Brett Knowles, pm2 Consulting
Brett is a long-time thought leader in the Strategy Execution space for high-tech organizations, beginning in the late 80’s while teaching at Harvard and being involved in the initial Balanced Scorecard research and books. His client work has been published in Harvard Business Review, Forbes, Fortune and countless other business publications.
Pub: April 20 2021
Upd: February 10 2022
Beyond assessing and gauging expenses, revenue, and cash flow of the company as a whole, they must be accountable for analyzing the financial health of individual departments. Financial processes are made simpler with OKRs due to the requirement of extensive number crunching and assessment of financial strategies.
Everything Old is New Again.
Once a client asked me, "What role do OKRs play in the financial planning process?" My knee-jerk answer was that OKRs and Financial Planning are two sides of the same coin. He asked for an explanation, which I did not do justice to at the time. But this was a great question and was something that (I thought) I had not considered. I decided that it deserved a better answer.
I began doing some research to see what had been written on the topic so far. Much to my surprise, I found the best answer (I think) was in work that I was involved in at The Balanced Scorecard Collaborative in the late 90's.
What you will find below is an abbreviated version of our 90's research, restated for OKRs.
The start of any financial planning process is your strategy - what people these days are calling your "North Star". From the strategy we need to develop our OKRs answering:
- What do we need to do this quarter to move towards our longer-term strategy? (Your Objective)
- What would I see more of, or less of, as we work towards that Objective? (Your Key Results)
The forming of your OKRs (the 'test the hypothesis’ arrow) allows the organization to test your strategic hypothesis. Based on what the organization thinks that it can do, the strategy should be refined (the 'update strategy' arrow).
In total, this becomes the Strategic Learning Loop (but there is more to come on that process...).
Once you have settled on the strategy and the resulting top-level OKRs, we can use the OKRs to inform the budget. Only about 25% of the OKRs will have budget numbers associated with them, but the linkage between the majority of your OKRs and the budget is critical to strategy execution.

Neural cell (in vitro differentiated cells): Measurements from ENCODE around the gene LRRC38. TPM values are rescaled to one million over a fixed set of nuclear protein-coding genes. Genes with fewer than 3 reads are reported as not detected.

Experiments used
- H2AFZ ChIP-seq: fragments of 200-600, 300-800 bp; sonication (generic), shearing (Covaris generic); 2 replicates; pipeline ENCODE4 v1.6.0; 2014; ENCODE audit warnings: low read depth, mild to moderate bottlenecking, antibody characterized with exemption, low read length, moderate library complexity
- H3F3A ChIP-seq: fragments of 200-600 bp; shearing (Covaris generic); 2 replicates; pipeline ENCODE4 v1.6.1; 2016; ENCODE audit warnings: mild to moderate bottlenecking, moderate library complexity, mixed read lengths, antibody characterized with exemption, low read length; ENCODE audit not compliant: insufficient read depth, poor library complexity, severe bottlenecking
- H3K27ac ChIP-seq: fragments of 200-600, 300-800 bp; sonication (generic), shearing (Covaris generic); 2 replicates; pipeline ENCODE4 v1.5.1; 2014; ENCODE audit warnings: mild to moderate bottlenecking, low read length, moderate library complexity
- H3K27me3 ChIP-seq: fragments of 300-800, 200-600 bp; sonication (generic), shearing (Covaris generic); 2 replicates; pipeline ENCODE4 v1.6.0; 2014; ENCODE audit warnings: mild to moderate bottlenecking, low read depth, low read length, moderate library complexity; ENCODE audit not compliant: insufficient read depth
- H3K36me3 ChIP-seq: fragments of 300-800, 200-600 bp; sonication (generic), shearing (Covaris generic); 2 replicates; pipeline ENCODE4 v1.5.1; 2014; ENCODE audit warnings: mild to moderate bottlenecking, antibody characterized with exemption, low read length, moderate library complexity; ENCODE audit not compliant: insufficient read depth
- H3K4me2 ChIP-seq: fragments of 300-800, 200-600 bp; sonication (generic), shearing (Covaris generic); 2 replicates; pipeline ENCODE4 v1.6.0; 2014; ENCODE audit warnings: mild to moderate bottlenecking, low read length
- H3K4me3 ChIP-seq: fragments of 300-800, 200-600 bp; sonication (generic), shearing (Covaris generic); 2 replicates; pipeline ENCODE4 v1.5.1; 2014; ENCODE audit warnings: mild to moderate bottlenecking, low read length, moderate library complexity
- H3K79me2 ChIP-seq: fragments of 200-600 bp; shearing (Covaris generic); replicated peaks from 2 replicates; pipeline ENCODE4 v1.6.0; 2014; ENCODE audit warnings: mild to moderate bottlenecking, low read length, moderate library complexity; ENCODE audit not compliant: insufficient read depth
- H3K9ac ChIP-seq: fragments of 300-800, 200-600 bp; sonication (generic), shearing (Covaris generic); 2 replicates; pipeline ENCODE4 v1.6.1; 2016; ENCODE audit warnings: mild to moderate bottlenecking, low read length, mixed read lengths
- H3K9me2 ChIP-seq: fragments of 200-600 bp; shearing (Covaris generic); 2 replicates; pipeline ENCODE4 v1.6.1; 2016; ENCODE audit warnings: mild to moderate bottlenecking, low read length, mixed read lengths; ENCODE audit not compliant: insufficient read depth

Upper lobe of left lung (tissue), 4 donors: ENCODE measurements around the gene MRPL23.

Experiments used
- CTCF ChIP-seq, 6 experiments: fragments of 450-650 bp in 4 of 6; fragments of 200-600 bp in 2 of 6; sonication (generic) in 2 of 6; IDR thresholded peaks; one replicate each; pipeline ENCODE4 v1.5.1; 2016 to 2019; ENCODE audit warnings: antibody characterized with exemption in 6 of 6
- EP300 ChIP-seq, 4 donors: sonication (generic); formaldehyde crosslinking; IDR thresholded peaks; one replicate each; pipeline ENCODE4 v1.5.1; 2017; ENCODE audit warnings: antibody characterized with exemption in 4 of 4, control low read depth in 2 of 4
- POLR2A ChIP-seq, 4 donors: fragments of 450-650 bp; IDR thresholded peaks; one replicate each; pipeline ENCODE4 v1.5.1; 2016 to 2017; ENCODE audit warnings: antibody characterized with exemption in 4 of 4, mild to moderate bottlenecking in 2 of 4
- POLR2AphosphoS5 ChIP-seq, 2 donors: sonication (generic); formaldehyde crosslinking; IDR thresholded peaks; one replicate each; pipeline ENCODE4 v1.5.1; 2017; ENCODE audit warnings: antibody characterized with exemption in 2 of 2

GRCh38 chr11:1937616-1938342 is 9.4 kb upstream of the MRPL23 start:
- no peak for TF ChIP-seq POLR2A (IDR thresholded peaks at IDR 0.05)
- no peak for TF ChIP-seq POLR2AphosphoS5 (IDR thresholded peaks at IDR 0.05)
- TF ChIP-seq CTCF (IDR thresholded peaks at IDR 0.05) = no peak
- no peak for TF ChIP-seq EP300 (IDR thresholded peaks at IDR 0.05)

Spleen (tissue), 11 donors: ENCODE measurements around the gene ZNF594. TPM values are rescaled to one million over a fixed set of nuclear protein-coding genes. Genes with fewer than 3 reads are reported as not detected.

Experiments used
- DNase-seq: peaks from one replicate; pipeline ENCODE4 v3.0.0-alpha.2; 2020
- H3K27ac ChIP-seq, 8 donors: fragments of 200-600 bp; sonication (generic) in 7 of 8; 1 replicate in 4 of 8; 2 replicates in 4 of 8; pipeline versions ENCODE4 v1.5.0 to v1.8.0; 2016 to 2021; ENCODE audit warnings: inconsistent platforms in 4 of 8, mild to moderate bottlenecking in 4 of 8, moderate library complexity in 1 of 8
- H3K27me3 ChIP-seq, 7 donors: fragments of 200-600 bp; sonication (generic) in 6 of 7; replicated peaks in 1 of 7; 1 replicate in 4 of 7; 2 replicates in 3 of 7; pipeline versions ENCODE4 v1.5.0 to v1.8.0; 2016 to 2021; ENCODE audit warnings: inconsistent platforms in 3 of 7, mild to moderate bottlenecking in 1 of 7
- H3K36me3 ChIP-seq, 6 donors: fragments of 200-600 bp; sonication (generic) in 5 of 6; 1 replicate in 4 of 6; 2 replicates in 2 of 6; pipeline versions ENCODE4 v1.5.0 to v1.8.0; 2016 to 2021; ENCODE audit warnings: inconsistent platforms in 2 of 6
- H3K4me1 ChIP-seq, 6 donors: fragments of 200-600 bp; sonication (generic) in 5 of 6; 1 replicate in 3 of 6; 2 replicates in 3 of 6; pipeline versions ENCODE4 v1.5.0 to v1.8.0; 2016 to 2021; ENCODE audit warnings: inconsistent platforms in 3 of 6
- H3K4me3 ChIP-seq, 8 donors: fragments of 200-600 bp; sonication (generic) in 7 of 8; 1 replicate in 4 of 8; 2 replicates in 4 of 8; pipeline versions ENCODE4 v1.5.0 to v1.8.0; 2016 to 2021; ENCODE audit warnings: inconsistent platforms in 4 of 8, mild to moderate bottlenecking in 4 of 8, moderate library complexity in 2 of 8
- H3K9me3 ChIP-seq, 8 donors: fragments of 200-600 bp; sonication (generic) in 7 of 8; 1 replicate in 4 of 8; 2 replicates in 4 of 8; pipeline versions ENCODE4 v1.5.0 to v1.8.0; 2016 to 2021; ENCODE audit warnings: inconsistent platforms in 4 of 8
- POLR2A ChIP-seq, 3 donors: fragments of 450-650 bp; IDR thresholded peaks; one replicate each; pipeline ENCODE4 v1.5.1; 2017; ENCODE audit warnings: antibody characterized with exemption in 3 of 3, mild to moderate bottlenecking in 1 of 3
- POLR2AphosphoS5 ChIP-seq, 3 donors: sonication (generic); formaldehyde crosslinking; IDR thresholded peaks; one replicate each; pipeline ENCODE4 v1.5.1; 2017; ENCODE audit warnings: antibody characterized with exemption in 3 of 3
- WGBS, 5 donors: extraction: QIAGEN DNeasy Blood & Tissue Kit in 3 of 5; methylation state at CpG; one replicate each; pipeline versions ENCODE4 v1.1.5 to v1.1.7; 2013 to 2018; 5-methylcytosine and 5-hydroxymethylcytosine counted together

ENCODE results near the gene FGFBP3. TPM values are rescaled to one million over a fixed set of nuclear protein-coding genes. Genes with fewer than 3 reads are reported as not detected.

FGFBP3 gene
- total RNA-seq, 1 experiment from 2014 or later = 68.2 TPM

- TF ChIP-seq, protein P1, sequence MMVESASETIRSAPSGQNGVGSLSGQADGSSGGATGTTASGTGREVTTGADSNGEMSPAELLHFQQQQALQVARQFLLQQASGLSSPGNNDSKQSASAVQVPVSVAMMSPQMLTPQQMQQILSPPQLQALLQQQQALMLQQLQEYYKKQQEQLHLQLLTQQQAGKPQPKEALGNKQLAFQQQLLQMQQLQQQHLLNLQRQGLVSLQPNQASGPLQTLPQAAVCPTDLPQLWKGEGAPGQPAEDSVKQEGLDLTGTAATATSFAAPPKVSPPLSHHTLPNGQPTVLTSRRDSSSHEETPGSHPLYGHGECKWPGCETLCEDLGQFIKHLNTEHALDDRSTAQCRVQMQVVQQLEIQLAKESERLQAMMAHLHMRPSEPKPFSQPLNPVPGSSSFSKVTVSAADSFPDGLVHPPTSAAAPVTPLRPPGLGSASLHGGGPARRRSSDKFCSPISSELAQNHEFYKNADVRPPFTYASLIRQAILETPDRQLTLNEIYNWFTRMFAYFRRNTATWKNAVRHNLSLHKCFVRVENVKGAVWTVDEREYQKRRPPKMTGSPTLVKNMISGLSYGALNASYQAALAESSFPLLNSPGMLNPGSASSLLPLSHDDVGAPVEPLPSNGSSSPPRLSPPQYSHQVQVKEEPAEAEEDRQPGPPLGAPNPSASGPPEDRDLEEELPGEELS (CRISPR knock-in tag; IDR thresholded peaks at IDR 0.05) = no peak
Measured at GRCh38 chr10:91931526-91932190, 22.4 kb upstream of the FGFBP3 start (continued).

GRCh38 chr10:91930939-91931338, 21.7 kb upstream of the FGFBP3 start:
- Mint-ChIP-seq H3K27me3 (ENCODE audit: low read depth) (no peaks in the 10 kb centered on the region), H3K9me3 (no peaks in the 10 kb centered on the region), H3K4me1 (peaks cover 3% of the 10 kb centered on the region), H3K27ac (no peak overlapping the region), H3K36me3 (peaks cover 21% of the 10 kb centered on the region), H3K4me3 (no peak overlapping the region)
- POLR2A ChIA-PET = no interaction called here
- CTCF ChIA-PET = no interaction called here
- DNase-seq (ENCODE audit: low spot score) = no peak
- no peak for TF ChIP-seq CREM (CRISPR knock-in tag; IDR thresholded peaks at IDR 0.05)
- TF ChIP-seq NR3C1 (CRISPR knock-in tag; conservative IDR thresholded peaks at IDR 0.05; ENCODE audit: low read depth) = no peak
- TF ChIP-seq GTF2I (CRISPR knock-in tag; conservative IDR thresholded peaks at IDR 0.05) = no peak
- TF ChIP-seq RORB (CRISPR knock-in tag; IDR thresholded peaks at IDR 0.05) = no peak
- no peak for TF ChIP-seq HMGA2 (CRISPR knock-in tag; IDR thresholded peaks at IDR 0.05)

So the budget funds the departments and processes to get work done. Their financial performance informs the budget and financial world of what has occurred. This is the financial reporting process.
Step 4 (this is the important one)
There is a critical second feedback loop - how we are doing against our OKRs: This is the performance reporting process (the new arrow on the right). This feedback completes the Management Control Loop.
The OKR performance reporting process is core to the double-loop learning required to develop agile management practices and to successfully execute on your strategy. Based on what performance has actually occurred, you will need to modify your strategy (before the next annual cycle) to take into account what is really happening in the business.
The big(ger) picture
The top of this chart represents strategic freedom - the opportunity to create the dream (and the North Star).
The bottom of the chart represents the grant of authority and service-level agreements you make with Finance and the other departments, teams, and individuals.
The OKR - Financial Planning Venn Diagram
(What would a slide deck be without a Venn diagram?)
OKRs are the connection that translates strategy into action. They are the only element that is part of both the Strategic Planning Process and the Financial Planning Process. They are the critical translator and feedback hub.
Is there anything more?
I think this is fairly explanatory. Executing successful financial strategies doesn’t have to be as complicated as you thought. Remember that when using Hirebook you get top-notch OKR software to help you track your objectives and key results easily and successfully. We hope that this article comes in handy when creating your next financial plan!
Photo Credit - jcomp